Study Purpose: The primary purpose of this research was to record and analyze the effects of retirement as compared with continued employment. Researchers hoped to better understand some of the issues associated with retirement and to therefore mitigate its potential effects on older workers and their employers.
Study Design: The study was conducted over the course of six years with a longitudinal design. Participants were selected from a wide variety of companies and industries located across the United States and representing all social classes, as well as both public and private sectors. When the study began, all participants were gainfully employed and were born in 1888 and 1889, ensuring their retirement eligibility. These individuals filled out survey questionnaires regarding their attitudes toward retirement on five occasions throughout the course of the study - once in 1952, and again in 1954, 1955, 1957, and 1958. Case by case information was then transferred to punch cards for storage and analysis.
Sample: Study participants were born between the years of 1887 and 1889 and were 64 years old when first interviewed in 1952. The sampling strategy was built mainly around selecting companies classified in the United States Census across the range of industrial classifications and interviewing all age-eligible employees in selected companies. Companies with more than 1,000 employees were selected for the study and all 64-year-olds at the company were interviewed. In addition, to better represent white collar and professional workers, several federal, state, and city/county agencies were included in the sample, as were several school systems and a doctors' sample from New York state. Thus, the sample is a hybrid of a stratified sample supplemented with additional interviews to get at harder to study occupations. In total, 259 organizations were included in the study. In 1952, 4,032 participants began the study. Most interviews were conducted face-to-face in 1952. Although the study does not provide a representative sample, it includes a large, diverse and geographically comprehensive sample of the American labor force in 1952. The first follow-up interview was conducted 12 to 18 months after the first interview. The second follow-up interview was conducted in 1955/1956, and two additional follow-up interviews were conducted in 1957 and in 1958. Follow-up response rates (for those still living) ranged from 88 percent to 95 percent.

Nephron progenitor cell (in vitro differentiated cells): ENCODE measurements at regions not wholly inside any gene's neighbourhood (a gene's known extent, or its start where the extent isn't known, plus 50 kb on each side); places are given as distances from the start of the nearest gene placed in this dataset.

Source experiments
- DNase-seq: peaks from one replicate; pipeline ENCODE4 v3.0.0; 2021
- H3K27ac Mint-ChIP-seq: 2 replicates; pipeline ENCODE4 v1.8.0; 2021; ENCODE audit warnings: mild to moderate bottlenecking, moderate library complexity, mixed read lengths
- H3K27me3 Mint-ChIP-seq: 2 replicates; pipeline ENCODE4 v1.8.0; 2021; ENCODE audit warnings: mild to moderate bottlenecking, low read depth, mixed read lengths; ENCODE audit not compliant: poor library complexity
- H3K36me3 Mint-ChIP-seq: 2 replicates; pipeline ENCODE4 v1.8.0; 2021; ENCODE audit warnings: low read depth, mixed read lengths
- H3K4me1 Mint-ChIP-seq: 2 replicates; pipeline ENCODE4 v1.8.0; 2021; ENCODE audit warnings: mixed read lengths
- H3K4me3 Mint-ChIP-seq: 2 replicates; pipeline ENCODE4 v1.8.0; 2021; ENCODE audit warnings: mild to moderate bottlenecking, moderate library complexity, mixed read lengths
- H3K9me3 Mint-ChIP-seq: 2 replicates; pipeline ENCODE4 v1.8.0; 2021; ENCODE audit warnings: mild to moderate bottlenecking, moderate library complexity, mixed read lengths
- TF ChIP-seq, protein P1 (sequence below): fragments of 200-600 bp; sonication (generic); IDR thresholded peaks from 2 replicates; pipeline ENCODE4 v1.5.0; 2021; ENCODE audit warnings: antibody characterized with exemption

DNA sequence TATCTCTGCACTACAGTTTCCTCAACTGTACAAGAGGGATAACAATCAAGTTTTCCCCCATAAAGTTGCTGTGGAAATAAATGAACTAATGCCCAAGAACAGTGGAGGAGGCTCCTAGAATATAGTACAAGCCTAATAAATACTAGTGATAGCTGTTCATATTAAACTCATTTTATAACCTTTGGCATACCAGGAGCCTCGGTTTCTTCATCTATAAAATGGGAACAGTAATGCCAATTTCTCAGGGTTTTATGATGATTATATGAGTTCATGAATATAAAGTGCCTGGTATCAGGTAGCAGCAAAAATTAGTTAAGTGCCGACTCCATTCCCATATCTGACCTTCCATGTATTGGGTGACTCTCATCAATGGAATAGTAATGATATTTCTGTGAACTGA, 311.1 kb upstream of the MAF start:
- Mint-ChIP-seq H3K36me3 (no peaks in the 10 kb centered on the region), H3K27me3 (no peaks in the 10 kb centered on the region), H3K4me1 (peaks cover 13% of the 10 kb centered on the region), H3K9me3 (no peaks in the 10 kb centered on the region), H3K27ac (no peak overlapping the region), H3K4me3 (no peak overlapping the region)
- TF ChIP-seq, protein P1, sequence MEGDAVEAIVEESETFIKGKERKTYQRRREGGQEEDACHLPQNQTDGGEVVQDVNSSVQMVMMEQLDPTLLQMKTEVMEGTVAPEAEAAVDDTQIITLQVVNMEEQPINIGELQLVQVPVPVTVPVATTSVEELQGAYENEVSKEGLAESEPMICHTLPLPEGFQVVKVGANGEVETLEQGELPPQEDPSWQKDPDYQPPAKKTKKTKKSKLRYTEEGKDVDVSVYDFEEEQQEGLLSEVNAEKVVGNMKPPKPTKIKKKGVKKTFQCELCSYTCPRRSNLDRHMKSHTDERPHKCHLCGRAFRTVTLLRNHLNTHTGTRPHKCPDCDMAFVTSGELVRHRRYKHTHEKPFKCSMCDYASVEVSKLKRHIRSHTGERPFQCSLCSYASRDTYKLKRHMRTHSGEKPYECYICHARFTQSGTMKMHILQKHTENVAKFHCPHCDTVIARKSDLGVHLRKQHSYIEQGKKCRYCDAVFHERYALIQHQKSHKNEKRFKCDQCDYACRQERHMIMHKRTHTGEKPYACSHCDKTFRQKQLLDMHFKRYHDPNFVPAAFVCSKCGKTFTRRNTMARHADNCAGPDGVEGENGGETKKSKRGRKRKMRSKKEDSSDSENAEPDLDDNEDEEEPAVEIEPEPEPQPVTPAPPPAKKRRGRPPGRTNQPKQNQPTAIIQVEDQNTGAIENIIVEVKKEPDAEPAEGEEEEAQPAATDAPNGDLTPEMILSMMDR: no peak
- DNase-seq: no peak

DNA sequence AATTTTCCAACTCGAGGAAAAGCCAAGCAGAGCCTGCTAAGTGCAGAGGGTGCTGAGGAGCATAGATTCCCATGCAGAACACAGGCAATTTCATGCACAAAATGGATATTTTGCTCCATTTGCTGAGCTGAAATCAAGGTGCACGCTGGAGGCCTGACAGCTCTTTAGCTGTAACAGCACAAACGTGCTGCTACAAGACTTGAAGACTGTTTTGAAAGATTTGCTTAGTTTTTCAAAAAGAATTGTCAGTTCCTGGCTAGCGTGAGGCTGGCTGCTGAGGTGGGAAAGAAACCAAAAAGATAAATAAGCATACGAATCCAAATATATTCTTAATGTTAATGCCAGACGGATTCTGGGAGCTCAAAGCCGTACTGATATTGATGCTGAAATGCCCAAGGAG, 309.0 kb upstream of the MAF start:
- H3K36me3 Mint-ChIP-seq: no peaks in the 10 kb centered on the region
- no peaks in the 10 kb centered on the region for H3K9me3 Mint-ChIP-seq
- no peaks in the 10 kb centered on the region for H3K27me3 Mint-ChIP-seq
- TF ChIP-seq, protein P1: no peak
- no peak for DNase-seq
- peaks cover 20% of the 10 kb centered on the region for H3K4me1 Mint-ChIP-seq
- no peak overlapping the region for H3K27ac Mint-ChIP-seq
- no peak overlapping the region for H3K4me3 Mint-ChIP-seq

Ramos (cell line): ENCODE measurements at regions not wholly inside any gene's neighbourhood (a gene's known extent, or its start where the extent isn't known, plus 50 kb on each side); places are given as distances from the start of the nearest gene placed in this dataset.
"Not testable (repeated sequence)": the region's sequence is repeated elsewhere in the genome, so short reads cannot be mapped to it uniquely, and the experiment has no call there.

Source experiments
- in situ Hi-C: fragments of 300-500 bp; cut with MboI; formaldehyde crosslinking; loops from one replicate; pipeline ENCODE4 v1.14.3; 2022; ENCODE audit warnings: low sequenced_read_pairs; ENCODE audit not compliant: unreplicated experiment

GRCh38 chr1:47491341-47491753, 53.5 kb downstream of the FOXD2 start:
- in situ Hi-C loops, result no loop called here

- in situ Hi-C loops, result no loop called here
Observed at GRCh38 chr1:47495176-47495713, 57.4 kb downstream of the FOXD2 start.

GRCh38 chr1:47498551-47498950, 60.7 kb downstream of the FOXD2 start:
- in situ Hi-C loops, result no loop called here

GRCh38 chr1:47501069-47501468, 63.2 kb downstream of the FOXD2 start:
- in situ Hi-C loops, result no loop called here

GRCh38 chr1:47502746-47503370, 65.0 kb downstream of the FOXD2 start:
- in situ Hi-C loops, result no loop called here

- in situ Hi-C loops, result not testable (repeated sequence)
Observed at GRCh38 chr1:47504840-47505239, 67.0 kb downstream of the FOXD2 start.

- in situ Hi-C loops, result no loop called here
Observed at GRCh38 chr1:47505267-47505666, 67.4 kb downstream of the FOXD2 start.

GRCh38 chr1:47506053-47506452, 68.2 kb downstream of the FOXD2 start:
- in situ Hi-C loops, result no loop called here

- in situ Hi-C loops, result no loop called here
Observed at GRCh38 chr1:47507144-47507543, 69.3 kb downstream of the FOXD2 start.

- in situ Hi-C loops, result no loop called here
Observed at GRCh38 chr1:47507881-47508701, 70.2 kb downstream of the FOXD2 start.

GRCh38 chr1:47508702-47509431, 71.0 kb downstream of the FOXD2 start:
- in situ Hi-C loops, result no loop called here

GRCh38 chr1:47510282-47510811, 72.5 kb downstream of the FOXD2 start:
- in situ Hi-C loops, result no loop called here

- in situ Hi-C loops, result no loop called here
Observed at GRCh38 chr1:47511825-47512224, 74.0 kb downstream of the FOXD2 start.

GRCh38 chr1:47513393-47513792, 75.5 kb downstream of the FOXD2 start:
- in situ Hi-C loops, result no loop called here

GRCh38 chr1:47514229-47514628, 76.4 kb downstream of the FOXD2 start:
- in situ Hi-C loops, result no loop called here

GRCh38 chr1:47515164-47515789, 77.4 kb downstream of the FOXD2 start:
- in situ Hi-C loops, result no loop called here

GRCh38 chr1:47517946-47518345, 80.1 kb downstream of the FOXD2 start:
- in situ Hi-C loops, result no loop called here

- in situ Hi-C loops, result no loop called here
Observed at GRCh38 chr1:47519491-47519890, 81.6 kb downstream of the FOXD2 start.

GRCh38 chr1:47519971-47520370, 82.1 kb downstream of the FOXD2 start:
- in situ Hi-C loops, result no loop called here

Mode of Data Collection: on-site questionnaire
Surveys collected at each of the 259 participating institutions
Response Rates: Follow-up response rates were calculated based upon the portion of the sample still living throughout the study and ranged from 88 percent to 95 percent at different institutions.
Presence of Common Scales: In order to better define the effects of retirement on matters such as life satisfaction, economic security, and health, the original research team created several scale variables by combining data from individual related variables. The coding mechanisms for these scales were also created by the researchers, so, where possible, labels and codes for their corresponding variables have been provided.
Extent of Processing: ICPSR data undergo a confidentiality review and are altered when necessary to limit the risk of disclosure. ICPSR also routinely creates ready-to-go data files along with setups in the major statistical software formats as well as standard codebooks to accompany the data. In addition to these procedures, ICPSR performed the following processing steps for this data collection:
- Performed consistency checks.
- Checked for undocumented or out-of-range codes.
Original ICPSR Release: 2013-11-08
- 2014-04-29 The four follow-up waves of data were added to the existing baseline data.